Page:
Senior Horse Care: Your Older Horse’s Changing Diet

By Cynthia McFarland
Courtesy of Farnam’s Stable Talk

Life for senior horses — and their owners — has greatly improved from what it was in years past, thanks to advances in veterinary technology and equine nutrition.

Just like people, horses are individuals; they don’t all age at the same pace and in the same exact way. You’ll find some horses competing into their early twenties, while others are already retired in their teens. Certain horses maintain condition and muscle mass better than others.

But even though appearances differ among senior horses, they can all benefit from careful attention to their nutritional needs in their golden years.

There is no set age when a horse becomes “old.” Generally speaking, horses in their mid to late teens are considered “seniors.” Once he hits this age range, your horse may start having trouble maintaining his normal weight on the diet he’s been eating for years. You may notice gradual loss of muscle mass and his coat condition may not be as good as it used to be. These are signs he needs a change and would likely benefit from a commercial ration made especially for aged horses.

Before changing his diet, have your horse’s teeth checked by an equine dentist.

“Regular dental care is a must. As the horse ages, his teeth wear and it is important to maintain the teeth so that the horse can start the process of digestion by chewing the feed and breaking it down into appropriate particle sizes,” notes Bob Coleman, PhD, extension horse specialist at the University of Kentucky.

If your horse has lost weight, condition and his coat isn’t as good as it should be, this could also be a sign of a metabolic concern. It’s a good idea to have your veterinarian draw blood and check for any additional concerns.

After ruling these out, you may want to consider switching your horse over to a senior feed, which is specifically designed to meet the needs of older horses.

“Senior feeds were developed to provide a nutrient source for horses that may have issues eating long-stem forage and have reduced digestive function due to age. They provide nutrients in an easily digested form for the older horse,” notes Coleman. “Senior feeds generally contain 12 to 14 percent crude protein and have a fat content that ranges from 5 to 10 percent, depending on how the feed is to be used. In addition, the fiber content is going to range from 16 to 18 percent.

”The digestive system in older horses tends to be less efficient at processing and absorbing nutrients. Equine nutritionists take this into consideration when formulating senior feeds. That’s why these rations usually have increased protein and fat content to provide more calories and the amino acids needed for normal function. Senior feeds are also usually high in fiber and come in a pelleted form that is easy for older horses to chew.

To help support digestion and nutrient absorption, you may want to add a prebiotic/probiotic supplement to your horse’s daily ration.

Older horses often have difficulty eating hay because their teeth are either worn down or missing. The high fiber content in senior feed is of value when you have to reduce or eliminate hay (long-stem forage) from the horse’s diet. Coleman has found that in some feeding situations, senior feed may be used as a horse’s sole source of nutrition. (In such cases, you’ll want to feed several small meals throughout the day.) But if a horse is still able to eat forage — either hay or pasture — it’s usually best to offer this forage and then balance his nutritional requirements with a senior feed.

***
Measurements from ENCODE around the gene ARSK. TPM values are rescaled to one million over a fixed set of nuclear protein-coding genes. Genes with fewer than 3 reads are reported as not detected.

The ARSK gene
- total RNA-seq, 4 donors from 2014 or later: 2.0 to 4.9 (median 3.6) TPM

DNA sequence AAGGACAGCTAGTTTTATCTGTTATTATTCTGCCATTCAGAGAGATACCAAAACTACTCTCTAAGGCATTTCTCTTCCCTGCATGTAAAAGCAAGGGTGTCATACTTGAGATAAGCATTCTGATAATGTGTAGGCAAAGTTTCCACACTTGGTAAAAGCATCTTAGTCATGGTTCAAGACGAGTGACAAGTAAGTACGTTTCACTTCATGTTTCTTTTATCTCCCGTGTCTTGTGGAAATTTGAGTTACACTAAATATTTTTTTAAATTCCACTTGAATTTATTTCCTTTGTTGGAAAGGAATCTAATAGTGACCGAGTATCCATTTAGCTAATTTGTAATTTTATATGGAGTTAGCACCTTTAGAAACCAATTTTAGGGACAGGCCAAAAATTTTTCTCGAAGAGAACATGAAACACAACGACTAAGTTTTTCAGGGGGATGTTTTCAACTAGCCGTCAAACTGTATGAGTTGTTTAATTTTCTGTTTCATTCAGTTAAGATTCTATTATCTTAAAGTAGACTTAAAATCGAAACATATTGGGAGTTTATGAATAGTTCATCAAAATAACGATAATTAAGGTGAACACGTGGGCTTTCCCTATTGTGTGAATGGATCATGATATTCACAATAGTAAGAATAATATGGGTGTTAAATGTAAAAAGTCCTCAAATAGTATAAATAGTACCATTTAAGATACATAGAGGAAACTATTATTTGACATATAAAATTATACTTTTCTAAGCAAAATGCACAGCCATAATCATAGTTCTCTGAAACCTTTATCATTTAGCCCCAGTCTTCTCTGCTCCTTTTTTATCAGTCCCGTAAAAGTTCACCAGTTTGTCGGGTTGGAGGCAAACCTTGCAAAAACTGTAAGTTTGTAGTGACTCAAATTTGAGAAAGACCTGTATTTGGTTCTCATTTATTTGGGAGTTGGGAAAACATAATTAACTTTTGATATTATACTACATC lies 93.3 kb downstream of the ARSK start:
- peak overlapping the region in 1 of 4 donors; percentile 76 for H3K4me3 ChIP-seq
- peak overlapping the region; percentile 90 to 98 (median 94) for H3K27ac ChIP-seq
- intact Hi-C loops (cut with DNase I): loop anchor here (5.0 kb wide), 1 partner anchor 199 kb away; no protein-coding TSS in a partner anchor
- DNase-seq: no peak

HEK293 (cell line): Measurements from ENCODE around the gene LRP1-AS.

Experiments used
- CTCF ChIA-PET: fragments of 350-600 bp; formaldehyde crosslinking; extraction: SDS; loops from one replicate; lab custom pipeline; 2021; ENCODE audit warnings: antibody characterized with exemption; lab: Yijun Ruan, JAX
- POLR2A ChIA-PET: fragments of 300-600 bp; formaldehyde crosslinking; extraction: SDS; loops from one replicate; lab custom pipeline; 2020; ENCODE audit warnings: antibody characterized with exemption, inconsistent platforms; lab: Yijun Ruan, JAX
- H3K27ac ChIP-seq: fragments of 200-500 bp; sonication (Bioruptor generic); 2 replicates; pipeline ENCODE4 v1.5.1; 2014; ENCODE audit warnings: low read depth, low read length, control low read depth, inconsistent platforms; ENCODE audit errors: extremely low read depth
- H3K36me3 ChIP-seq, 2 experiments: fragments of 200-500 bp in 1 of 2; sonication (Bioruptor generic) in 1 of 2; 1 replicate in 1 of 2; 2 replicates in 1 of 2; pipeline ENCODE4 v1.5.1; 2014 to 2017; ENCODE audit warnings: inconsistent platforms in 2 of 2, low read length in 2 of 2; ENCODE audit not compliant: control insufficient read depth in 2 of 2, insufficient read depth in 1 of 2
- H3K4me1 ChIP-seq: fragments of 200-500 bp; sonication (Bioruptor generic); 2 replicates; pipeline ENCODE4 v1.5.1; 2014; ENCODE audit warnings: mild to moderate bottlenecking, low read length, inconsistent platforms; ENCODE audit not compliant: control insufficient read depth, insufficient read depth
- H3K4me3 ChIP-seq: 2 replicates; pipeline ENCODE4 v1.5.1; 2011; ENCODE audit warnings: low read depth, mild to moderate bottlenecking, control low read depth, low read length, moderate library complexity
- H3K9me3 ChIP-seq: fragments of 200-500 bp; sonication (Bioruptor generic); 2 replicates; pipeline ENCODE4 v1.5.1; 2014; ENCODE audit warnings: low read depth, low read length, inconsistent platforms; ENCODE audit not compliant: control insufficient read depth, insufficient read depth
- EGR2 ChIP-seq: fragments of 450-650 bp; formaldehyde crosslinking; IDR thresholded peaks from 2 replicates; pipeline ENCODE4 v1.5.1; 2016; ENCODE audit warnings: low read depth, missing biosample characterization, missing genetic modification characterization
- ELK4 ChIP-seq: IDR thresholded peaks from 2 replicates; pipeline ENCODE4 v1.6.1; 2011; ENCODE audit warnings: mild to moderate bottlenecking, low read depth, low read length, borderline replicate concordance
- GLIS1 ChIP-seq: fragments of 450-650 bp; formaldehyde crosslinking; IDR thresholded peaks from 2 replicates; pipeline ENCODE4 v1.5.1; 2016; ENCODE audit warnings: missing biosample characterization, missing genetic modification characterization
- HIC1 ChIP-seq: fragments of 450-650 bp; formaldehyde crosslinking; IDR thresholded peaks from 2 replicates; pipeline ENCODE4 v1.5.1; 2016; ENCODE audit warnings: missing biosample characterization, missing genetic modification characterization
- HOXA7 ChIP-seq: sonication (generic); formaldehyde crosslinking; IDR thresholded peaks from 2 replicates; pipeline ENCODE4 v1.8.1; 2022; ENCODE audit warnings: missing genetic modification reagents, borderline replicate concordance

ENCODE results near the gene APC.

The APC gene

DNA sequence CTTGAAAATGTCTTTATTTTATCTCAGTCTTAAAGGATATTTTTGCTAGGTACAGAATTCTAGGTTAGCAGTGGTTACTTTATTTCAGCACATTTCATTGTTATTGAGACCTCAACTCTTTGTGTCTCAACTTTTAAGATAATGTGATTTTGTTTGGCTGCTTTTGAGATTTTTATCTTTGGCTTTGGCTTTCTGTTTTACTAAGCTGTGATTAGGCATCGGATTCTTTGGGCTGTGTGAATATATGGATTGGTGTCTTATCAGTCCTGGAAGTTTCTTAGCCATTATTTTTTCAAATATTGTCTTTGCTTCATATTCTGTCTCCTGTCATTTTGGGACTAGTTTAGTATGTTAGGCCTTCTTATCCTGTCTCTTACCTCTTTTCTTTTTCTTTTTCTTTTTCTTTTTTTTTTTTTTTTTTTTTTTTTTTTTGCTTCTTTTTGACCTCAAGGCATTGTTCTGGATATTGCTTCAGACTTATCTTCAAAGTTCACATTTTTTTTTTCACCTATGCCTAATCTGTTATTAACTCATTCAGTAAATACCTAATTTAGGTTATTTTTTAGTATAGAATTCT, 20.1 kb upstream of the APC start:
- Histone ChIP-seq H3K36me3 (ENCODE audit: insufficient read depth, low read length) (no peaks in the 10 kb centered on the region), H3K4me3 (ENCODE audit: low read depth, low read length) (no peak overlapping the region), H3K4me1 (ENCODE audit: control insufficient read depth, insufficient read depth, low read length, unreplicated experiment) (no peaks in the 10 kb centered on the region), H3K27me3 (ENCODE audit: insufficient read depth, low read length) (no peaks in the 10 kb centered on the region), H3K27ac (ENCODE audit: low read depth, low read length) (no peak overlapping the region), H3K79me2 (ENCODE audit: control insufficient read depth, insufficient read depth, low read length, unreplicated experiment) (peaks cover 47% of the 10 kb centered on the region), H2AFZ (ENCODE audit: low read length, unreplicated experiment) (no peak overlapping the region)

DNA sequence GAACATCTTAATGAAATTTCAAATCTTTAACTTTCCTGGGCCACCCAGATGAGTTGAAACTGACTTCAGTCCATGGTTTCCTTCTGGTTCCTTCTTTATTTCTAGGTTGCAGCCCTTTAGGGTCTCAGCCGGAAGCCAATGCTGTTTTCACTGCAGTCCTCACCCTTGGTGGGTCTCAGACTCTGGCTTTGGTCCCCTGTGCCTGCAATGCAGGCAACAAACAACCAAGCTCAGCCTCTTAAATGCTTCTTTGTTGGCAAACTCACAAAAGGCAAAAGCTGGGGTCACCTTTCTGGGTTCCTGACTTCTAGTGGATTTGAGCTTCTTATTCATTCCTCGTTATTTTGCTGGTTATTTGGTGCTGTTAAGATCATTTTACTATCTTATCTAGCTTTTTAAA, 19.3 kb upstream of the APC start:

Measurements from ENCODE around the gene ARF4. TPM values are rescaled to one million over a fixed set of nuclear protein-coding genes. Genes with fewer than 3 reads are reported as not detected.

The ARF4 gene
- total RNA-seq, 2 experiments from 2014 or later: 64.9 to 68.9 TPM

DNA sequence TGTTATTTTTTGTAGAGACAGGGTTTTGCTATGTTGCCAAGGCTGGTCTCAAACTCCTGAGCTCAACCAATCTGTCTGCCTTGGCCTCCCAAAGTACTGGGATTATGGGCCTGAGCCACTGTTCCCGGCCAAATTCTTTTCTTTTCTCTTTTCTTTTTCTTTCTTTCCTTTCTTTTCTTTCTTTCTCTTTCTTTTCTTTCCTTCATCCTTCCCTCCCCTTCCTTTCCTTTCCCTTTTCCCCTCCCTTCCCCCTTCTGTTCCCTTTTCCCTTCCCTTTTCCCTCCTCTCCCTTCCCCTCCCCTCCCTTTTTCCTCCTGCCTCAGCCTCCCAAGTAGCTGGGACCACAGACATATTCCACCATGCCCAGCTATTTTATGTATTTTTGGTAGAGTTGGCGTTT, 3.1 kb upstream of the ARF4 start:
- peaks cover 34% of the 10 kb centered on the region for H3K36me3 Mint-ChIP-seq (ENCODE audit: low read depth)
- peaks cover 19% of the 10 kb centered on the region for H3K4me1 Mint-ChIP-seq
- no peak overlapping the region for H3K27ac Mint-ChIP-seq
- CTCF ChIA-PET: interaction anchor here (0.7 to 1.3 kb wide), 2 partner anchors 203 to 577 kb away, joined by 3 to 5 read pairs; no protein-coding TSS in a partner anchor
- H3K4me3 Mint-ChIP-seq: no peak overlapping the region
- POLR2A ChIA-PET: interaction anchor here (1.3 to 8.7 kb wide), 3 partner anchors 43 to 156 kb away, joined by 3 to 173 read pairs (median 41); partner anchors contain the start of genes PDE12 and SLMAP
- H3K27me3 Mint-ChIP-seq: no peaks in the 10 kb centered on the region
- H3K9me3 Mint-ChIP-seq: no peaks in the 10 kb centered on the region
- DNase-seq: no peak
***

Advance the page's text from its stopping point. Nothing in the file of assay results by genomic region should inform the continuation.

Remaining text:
If you’re still feeding hay to your senior horse, you’ll want to be especially picky about quality.

The horse needs to be able to chew and break down the hay, so select good-quality, soft hay that isn’t overly mature; it shouldn’t have thick, fibrous stalks. Coleman has found that mixed grass-legume hay, such as orchard-alfalfa or timothy-alfalfa, is often a good choice. “The only concern is if the older horse has any medical concerns that have been diagnosed and would limit the use of legume-based forage,” Coleman adds.

In situations where a horse has dental loss and can no longer properly chew hay, you may need to offer soaked hay cubes or even add some warm water to a senior feed to make a mash.

“Soaking a feed, such as alfalfa cubes, does make feed consumption easier on the horse. The cubes, when well made, can be hard to break down, depending on the horse’s teeth. The older horse with normal tooth wear may find breaking the cubes apart difficult,” says Coleman.

“Soaking also helps add water into the daily feeding program, and that can benefit the horse as well. In certain cases, soaking the pelleted feed can also not only add more water helping to reduce digestive upsets, but also increase hydration in the gut.”

Be aware that any time you add water to hay cubes or pelleted feed to make a mash, it needs to be fed and eaten within a fairly short time, especially when the weather is warm. Otherwise, you run the risk of spoilage and bacteria, which can be very harmful. To be on the safe side, toss out any uneaten mash within an hour or two.

If your older horse has any health issues, you’ll want to have a detailed discussion with your veterinarian as to what will be the best feeding plan for his specific needs. Obese horses are often prone to more problems, so you’ll also want to watch his weight and make sure he’s neither too heavy nor too thin.